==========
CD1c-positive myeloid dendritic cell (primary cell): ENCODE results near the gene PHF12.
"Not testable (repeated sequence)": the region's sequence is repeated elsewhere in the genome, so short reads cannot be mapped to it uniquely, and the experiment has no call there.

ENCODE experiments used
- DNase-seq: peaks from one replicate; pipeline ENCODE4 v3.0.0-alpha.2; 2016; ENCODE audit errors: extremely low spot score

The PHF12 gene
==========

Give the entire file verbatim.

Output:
CD1c-positive myeloid dendritic cell (primary cell): ENCODE results near the gene PHF12.
"Not testable (repeated sequence)": the region's sequence is repeated elsewhere in the genome, so short reads cannot be mapped to it uniquely, and the experiment has no call there.

ENCODE experiments used
- DNase-seq: peaks from one replicate; pipeline ENCODE4 v3.0.0-alpha.2; 2016; ENCODE audit errors: extremely low spot score

The PHF12 gene